I know finances are a consideration, but do they qualify for any type of in-home care? Moving to extended care can be traumatizing to people that have lived so independently for so long. Though, having said that, I have a friend that moved her mom after her dad died, and her mom blossomed, made friends and loves her “new home” (they moved as much of her furniture that would fit, to the new place).

    Heartbreaking stuff…watching those you love not flourish.

  2. The last time I spoke to my grandmother- I offered to take her with us when we move half way across the country so that I’ll know she’s been taken care of. The alternative- having her move into a home- is gut-wrenching for me.

    So sorry you are going through this.

  3. Is it wrong that I laughed at that doc for having gotten his degree in Puerto Rico? I thought all they created there were baseball players?

    I’m not to this stage yet, but was the only one living near when a pair of grandparents were aging – I wish you strength.

  4. We’re going through the whole nursing home decision with Mr. W’s parents and now, it looks like we might have to start thinking about that too with my dad. And, I, too am finding it hard to remember what it was like when my parents were at the prime of their life.

  5. I’m so sorry. That is horrible. To watch someone who loved and nurtured us have the roles reversed. Especially both at once.

    That isn’t fair.

  6. Deepest pre-emptive sympathy to you…

    My ex (never one to miss a chance to go for that soft underbelly) just LOVED to wax poetic when we were in the storm n’ fury part of our marital meltdown: how horrible it must be for my dad, getting older… (he was trying to emphasize that dad wouldn’t be able to look out for me much longer) He actually didn’t want Z to get too attached to his GP’s “since they are old & sick & will probably die soon”.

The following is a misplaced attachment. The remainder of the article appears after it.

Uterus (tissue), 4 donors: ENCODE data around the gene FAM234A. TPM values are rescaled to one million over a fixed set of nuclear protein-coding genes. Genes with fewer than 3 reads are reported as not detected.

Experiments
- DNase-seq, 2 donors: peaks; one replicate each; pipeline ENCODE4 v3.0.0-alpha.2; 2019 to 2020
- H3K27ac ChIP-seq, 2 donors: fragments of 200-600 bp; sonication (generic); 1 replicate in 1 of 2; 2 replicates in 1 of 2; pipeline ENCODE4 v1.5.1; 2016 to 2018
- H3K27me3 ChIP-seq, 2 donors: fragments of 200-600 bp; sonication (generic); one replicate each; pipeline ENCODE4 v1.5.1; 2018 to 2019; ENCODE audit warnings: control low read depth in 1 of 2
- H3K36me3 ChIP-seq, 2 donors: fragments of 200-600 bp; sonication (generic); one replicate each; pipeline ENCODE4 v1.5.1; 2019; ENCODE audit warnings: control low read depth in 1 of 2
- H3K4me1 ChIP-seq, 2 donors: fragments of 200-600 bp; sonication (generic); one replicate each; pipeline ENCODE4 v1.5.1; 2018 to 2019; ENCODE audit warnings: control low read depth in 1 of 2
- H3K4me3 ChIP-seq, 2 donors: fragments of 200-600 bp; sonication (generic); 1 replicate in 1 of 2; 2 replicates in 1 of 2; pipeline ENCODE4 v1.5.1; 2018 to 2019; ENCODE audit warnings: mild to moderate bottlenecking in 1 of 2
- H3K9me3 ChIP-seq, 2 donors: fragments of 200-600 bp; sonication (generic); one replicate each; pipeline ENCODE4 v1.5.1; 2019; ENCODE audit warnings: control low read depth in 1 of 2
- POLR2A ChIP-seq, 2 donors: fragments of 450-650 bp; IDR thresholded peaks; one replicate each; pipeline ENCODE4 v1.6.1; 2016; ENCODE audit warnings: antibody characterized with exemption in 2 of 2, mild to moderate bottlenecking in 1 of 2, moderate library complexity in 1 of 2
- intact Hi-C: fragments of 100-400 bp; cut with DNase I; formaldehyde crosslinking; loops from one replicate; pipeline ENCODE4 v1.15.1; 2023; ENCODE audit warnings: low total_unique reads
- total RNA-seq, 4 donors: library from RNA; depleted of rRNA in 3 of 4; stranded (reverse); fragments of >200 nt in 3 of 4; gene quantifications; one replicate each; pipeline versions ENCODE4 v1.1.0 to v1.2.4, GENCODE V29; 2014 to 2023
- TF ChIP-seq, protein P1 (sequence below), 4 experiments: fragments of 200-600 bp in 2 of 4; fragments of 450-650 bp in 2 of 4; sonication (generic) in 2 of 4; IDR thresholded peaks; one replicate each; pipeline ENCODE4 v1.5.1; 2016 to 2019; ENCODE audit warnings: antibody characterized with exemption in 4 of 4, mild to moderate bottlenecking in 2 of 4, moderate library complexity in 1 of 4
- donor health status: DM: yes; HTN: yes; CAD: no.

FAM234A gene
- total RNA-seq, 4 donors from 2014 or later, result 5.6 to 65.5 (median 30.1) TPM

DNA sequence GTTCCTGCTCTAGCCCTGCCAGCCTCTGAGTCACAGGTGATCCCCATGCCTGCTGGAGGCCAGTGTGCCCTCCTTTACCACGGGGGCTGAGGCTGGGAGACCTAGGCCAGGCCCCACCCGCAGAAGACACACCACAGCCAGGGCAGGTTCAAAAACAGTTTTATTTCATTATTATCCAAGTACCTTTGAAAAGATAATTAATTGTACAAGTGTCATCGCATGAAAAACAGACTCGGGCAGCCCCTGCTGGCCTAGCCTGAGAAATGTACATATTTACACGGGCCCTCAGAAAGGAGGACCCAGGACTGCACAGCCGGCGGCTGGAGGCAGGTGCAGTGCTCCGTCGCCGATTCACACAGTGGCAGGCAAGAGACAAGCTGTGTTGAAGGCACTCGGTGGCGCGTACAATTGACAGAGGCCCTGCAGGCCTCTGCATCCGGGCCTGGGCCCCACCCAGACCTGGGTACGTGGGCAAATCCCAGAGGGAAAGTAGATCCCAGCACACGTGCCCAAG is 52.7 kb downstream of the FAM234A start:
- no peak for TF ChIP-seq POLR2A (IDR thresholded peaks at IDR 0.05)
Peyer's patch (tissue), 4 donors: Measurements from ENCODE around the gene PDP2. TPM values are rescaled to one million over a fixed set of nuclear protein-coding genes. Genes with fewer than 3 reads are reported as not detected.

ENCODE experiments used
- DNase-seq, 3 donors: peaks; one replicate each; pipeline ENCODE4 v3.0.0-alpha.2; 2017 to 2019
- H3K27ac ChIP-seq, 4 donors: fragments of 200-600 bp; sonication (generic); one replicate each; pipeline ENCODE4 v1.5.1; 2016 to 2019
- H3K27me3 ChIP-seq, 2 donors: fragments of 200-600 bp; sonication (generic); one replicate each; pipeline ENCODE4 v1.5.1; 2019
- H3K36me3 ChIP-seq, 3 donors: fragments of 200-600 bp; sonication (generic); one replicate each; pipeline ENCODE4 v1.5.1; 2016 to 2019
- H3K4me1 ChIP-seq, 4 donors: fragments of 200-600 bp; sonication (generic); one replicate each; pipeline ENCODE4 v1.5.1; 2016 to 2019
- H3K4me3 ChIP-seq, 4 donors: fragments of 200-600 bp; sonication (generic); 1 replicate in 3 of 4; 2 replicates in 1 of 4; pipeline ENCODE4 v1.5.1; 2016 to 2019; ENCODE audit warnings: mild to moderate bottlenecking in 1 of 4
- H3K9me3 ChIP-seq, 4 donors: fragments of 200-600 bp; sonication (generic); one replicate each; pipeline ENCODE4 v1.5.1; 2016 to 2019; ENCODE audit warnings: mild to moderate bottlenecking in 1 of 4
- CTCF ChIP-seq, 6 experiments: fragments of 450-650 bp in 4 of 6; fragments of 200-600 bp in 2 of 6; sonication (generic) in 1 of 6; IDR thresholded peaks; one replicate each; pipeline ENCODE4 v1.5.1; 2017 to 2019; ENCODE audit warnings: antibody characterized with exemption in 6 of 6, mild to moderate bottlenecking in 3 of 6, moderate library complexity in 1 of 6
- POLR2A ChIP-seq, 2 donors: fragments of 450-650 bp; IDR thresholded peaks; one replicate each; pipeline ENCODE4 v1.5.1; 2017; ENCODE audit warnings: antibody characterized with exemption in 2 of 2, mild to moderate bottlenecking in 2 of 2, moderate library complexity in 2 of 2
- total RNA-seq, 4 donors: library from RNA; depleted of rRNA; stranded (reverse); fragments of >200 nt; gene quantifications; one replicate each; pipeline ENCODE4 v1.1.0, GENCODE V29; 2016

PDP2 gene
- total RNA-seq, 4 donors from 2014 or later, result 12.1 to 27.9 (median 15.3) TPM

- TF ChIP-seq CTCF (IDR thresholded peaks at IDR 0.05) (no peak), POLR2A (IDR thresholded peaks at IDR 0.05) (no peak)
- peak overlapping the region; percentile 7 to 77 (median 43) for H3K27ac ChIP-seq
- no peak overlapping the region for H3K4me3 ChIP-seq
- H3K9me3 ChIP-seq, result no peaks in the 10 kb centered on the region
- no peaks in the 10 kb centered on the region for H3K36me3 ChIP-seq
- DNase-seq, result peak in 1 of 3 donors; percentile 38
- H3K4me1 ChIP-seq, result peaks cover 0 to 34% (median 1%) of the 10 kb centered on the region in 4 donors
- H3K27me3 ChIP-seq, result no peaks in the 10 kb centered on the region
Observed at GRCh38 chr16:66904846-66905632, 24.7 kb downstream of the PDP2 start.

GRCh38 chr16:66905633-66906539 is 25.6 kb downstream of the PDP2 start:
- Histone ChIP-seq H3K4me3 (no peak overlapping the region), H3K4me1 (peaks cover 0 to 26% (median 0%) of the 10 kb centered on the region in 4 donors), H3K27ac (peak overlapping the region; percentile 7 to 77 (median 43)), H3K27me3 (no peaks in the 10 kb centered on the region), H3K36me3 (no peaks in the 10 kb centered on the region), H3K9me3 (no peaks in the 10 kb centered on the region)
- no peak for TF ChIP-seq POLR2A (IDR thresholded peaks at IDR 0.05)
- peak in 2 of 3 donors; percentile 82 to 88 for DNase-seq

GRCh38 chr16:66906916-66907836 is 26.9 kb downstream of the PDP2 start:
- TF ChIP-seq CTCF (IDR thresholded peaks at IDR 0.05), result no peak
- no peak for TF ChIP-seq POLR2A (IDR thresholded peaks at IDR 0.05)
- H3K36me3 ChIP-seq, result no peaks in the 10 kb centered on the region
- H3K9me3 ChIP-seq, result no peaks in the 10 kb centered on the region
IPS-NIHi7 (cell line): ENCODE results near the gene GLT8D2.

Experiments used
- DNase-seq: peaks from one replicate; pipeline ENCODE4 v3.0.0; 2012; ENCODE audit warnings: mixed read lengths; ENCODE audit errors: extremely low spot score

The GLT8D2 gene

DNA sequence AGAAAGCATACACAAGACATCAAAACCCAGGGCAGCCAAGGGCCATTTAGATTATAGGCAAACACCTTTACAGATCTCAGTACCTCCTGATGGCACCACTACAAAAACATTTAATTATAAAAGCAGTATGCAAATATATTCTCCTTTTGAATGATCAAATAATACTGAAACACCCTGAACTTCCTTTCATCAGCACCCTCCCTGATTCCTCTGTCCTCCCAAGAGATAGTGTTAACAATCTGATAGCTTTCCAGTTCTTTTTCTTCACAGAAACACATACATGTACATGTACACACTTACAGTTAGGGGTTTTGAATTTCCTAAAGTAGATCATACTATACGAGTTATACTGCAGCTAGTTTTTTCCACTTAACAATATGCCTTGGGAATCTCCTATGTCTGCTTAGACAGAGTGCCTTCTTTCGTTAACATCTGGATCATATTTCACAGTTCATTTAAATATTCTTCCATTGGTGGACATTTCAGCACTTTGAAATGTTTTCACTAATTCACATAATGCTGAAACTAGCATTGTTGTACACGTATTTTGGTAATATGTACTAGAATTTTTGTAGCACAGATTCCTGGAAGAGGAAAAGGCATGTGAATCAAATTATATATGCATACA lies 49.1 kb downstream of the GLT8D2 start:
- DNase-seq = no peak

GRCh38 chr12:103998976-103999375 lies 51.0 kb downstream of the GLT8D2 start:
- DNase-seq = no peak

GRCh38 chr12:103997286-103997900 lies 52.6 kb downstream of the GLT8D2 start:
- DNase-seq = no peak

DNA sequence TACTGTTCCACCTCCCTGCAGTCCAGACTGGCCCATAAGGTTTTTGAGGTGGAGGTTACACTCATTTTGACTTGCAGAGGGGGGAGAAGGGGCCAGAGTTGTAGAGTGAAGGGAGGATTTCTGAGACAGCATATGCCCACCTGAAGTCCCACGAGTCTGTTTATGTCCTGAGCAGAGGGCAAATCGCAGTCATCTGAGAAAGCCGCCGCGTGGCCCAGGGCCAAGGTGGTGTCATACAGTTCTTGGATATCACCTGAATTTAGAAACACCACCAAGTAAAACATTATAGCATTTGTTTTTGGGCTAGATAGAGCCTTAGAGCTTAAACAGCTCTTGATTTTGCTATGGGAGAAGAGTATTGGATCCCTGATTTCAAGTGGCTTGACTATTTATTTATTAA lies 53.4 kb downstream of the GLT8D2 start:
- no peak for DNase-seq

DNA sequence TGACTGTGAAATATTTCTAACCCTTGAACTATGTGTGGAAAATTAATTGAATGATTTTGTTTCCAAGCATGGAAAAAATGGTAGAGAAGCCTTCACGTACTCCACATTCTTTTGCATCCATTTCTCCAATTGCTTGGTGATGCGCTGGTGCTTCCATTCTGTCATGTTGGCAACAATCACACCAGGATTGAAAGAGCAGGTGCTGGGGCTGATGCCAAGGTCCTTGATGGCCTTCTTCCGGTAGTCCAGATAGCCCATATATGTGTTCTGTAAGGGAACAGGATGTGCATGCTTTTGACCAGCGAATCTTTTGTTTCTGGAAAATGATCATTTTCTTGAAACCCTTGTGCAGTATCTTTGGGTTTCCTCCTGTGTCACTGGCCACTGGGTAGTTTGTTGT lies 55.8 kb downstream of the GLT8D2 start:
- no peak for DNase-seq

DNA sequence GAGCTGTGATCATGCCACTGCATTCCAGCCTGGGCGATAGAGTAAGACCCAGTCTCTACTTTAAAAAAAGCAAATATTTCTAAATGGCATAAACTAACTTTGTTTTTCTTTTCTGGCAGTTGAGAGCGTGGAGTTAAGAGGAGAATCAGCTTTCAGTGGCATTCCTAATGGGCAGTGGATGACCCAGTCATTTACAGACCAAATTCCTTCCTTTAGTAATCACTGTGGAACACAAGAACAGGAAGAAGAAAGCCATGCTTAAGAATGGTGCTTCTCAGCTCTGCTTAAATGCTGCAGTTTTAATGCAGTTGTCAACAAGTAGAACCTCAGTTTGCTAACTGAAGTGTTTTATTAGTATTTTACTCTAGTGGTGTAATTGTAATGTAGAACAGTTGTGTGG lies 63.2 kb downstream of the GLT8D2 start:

Fortunately he was premature in his dire predictions, but now watching my dad slowly deteriorate under a myriad of degenerative conditions (hypertension, arthritis, vascular disease which I’m sure is the root cause of his slowly progressive dementia) is one of the worst things I’ve had to face…

  7. *HUGS* It’s hard watching our parents age and decline… it stinks. You have this image in your head of how they will always be and when that image starts to change it shakes your foundation a bit. Try to remember the good image… they’re in there. It just may be hard for them to get it out. Hang in there and know we’re here for you.

  8. We, being hairy and I watched as his once vital father deteriorated slowly at first then at a rate of knots scary to even think back on.
    My MIL lasted a year after my FIL’s passing it was sad and yeah we grieved before they passed how can you not? realising your parents (even loved in laws) are mortal is a bloody hard lesson.

    My love to you and yours and know I’m thinking good healthy quick healing thoughts for both of them. xox.

  9. I am so sorry. My grandfather’s recent illness was very sudden and very quick but in the short time he went down hill it was devastating seeing his dignity and strength lost. I am thinking of you and your family and hate this for you.

  10. My sympathies. It’s so difficult to watch your parents go from being the strongest people to people you have to take care of. Fortunately (or unfortunately), my dad was so much older than my mom that she was able to take care of him before he died, so we weren’t the ones responsible. However, we live in fear that someone will have to take care of my mother – and she’s a right pain much of the time.

    1. So sorry – it’s hard to watch your parents’ health decline. Both my mother and my mother in law are now cognitively impaired and it makes me sad that my son will have so little time with them.